Pantheon SEMPARIS Le serveur des séminaires parisiens Paris

The SEMPARIS seminar webserver hosts annoucements of all seminars taking place in Paris area, in all topics of physics, mathematics and computer science. It allows registered users to receive a selection of announcements by email on a daily or weekly basis, and offers the possibility to archive PDF or Powerpoint files, making it available to the scientific community.   [ More information ]


Upcoming Seminars [Next 30 ]
[ scheduler view ]

Wednesday 24 January 2018, 14:15 at IPHT, Salle Claude Itzykson, Bât. 774 IPHT-MAT (Séminaire de matrices, cordes et géométries aléatoires) hep-th
Juan Diaz Dorronsoro ( ITF - KU Leuven ) Towards an explicit model of large field inflation
Abstract: Antibranes are the usual suspects of de Sitter model building in string theory. They have been extensively used in flux compactifications to uplift anti de Stitter vacua to metastable de Sitter minima. In this talk I will start by briefly reviewing some recent results on the (non-)existence of antibrane solutions as the ones used in model building. Afterwards I will present a model for inflation based on a series of antibrane annihilation processes, which provides a concrete string theory realization of the unwinding inflation mechanism. I will argue that the model succeeds in providing a large field excursion for the inflaton while satisfying the constraints required to maintain a consistent effective field theory.

Thursday 25 January 2018, 10:00 at LPTHE, IMPMC, salle 401, tour 22-23, 4eme étage
( Beware, unusual location ! )
RENC-THEO (Rencontres Théoriciennes) hep-th
Amos Yarom ( Technion ) The large D limit of holographic turbulence
Abstract: I will discuss a recent attempt at gaining a handle over turbulent behaviour of fluids by appealing to the gauge gravity duality in the limit where the number of dimensions becomes very large. We will see that in this limit the gauge gravity duality simplifies and that the dynamics of the system are encoded in the large d limit of the hydrodynamic equations of motion.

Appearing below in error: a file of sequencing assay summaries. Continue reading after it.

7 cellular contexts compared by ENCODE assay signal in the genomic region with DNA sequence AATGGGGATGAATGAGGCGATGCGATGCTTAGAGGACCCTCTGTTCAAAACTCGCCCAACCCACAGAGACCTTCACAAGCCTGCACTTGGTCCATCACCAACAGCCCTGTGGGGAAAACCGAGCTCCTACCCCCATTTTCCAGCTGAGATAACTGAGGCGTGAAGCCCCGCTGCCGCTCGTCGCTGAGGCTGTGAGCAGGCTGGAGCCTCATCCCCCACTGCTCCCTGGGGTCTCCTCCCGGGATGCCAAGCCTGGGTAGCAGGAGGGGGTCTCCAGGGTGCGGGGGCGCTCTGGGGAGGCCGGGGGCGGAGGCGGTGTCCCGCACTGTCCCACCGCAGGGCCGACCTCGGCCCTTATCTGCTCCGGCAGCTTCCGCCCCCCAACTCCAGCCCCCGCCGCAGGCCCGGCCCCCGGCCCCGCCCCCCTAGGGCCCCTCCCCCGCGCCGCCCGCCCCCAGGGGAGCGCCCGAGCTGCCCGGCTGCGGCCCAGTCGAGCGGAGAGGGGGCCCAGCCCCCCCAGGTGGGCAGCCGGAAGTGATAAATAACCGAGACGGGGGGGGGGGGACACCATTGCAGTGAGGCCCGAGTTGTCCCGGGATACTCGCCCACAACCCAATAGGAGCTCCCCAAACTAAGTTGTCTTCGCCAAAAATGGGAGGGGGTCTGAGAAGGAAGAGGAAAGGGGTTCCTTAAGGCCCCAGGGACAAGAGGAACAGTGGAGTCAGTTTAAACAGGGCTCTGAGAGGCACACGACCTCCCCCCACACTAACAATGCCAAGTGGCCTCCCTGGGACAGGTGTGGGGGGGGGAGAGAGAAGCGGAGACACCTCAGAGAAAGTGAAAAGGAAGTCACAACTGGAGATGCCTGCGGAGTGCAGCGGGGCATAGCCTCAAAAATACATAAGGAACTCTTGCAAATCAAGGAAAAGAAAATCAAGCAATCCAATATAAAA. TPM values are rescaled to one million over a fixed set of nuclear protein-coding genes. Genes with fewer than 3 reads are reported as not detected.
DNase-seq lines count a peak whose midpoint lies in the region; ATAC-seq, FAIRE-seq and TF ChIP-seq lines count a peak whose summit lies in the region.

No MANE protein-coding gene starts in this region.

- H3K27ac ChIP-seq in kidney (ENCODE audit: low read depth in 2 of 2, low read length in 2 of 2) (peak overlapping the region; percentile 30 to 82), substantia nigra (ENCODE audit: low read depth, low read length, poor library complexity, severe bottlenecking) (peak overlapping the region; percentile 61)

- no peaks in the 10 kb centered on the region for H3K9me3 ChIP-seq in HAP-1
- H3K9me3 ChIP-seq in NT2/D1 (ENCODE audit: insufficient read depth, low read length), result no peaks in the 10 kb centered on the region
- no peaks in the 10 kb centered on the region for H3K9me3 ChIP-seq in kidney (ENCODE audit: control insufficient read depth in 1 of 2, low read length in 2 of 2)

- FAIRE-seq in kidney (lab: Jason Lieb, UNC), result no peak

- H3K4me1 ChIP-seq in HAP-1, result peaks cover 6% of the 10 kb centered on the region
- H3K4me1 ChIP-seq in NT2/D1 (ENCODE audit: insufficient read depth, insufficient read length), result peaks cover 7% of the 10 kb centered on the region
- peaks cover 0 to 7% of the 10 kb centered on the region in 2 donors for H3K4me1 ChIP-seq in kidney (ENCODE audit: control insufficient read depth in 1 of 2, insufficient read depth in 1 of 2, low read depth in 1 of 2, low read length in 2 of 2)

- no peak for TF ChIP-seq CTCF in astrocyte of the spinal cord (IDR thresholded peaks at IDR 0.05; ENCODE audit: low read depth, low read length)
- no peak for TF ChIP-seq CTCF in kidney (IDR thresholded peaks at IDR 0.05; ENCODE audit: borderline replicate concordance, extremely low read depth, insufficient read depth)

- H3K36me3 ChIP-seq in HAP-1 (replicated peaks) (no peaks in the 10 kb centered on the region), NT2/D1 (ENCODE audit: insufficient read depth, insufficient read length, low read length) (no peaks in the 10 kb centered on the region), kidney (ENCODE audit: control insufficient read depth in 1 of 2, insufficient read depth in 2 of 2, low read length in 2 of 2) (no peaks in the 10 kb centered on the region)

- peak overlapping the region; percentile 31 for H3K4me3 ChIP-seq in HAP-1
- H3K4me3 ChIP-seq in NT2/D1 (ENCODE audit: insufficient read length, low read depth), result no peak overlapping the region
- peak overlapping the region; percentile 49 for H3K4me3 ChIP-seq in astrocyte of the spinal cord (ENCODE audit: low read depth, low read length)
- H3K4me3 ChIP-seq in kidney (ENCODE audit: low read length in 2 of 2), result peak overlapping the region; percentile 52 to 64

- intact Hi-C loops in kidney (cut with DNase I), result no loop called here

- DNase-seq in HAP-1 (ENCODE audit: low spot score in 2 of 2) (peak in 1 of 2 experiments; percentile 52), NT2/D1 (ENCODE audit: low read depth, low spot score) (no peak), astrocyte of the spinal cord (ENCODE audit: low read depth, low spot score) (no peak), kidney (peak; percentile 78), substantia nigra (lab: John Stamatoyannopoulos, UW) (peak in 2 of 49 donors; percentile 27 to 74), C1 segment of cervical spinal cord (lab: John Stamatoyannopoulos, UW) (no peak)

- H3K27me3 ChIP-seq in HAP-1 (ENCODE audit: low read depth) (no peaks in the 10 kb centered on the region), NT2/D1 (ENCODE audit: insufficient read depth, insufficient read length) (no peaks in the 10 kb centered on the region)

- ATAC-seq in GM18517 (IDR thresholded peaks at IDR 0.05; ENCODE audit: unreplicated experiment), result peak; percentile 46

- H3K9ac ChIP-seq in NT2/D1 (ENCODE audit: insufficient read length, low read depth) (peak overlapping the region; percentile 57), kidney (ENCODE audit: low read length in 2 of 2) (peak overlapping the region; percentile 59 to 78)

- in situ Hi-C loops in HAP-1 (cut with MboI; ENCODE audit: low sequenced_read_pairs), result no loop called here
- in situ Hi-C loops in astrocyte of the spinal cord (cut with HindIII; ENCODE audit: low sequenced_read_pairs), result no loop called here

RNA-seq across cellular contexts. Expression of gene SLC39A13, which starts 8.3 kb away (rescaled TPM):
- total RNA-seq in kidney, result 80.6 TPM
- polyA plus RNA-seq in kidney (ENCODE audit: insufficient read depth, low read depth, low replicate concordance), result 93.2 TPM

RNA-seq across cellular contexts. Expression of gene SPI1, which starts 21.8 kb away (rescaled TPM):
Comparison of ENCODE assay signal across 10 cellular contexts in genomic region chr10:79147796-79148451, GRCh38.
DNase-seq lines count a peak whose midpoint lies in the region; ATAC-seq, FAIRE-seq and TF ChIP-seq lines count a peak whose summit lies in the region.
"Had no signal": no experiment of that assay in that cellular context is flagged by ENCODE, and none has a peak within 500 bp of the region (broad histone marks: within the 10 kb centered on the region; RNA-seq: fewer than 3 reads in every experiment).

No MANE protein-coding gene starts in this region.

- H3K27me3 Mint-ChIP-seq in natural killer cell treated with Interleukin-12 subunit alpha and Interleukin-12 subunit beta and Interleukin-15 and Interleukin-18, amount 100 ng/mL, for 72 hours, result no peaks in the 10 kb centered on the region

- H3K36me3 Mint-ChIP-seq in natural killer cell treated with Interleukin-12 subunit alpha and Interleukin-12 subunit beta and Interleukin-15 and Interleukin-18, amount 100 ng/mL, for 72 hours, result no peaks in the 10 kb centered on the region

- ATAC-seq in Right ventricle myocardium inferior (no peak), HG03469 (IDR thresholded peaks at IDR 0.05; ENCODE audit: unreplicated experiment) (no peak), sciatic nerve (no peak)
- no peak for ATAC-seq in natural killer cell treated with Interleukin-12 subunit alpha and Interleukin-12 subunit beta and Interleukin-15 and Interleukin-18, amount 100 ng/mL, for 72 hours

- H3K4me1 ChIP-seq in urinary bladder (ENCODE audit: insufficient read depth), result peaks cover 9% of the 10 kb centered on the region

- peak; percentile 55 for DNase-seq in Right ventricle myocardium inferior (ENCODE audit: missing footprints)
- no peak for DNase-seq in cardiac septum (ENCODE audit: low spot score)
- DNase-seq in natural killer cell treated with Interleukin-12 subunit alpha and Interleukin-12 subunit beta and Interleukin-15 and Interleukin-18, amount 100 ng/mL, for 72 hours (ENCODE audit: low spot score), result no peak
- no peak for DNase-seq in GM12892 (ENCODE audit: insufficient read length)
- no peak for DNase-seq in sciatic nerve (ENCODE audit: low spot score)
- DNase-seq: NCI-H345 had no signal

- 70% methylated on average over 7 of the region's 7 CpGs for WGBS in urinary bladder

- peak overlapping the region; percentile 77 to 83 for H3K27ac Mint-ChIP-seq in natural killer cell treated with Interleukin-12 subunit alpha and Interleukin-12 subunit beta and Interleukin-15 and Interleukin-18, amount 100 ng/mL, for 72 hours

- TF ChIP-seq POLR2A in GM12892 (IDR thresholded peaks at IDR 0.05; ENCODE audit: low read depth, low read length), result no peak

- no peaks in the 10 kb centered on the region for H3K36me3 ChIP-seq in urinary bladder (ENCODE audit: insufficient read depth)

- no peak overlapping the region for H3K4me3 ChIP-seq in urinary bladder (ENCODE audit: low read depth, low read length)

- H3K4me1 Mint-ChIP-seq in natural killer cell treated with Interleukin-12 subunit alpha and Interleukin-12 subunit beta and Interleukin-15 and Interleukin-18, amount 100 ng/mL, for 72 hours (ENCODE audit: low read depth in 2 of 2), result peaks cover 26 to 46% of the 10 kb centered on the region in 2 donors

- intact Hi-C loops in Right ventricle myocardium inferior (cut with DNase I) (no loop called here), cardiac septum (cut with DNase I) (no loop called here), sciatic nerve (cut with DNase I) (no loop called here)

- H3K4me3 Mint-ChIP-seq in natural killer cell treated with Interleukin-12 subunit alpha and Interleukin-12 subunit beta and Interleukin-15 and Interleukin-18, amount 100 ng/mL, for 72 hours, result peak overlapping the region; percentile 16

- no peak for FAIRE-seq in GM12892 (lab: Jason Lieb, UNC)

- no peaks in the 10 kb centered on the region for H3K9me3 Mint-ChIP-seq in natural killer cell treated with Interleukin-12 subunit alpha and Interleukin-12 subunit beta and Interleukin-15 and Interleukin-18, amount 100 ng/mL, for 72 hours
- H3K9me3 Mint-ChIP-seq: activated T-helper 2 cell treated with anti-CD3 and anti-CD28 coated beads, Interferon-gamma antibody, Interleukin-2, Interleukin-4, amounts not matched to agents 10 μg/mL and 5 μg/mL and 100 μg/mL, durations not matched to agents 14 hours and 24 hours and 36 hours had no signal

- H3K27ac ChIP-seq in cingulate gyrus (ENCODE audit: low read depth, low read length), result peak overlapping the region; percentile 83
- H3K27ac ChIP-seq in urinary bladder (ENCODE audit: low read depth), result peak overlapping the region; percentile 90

Thursday 25 January 2018, 11:00 at IPN, Salle A201 IPN-X (Séminaire commun de physique théorique des particules IPN-CPHT-X) hep-lat
Nicolas Garron ( Univ. of Liverpool ) The nucleon axial charge from Lattice QCD
Abstract: The axial coupling of the nucleon, gA, is a simple but fundamental quantity in particle physics. While gA is very well-measured experimentally, its theoretical prediction has been a long-standing puzzle: the lattice determinations being systematically below the experimental value. If we want to understand nuclear physics from first principle, it is crucial to solve this puzzle. I will present our recent computation performed with CalLat (California Lattice) based on a Feynman-Hellmann approach. Our result is in perfect agreement with the experimental value with an uncertainty of less than 2%. I will discuss the various sources of systematic errors and I will give the several ingredients that allow our determination to be significantly more precise than the previous lattice computations.

Thursday 25 January 2018, 11:45 at LPTHE, IMPMC, salle 401, tour 22-23, 4eme étage
( Beware, unusual location ! )
RENC-THEO (Rencontres Théoriciennes) hep-th
Piotr Tourkine ( CERN ) New duality symmetric theories from twisted strings
Abstract: Twistor strings have undergone a renewal of interest since the discovery of the Cachazo-He- Yuan formalism for scattering amplitude in field theory in 2013. These formulae deeply challenge the way we think about scattering amplitudes in quantum field theory and are neatly explained by the so-called ambitwistor string, a cousin of the old twistor string. The existence of these remarkable formalisms, which I shall present during the talk, cried for a connection to good old string theory. The answer to this question is now understood: it relies on counter-intuitive limits and crucially, the existence of a different quantization for string theory, which we called twisted strings. The first part of the talk will be concerned on making that connection to string theory clear. In the second part, I will report on recent results obtained with Eduardo Casali on the winding modes of these twisted strings. They give rise to new exotic target space theories, naively non unitary, but exhibiting features half way between string and field theory. In particular, they are T-duality symmetric.

Friday 26 January 2018, 10:00 at IPHT, Salle Claude Itzykson, Bât. 774
( https://courses.ipht.cnrs.fr/?q=fr/node/195 )
COURS (Cours) math.AG
Bertrand Eynard ( IPhT ) Riemann surfaces (3/5)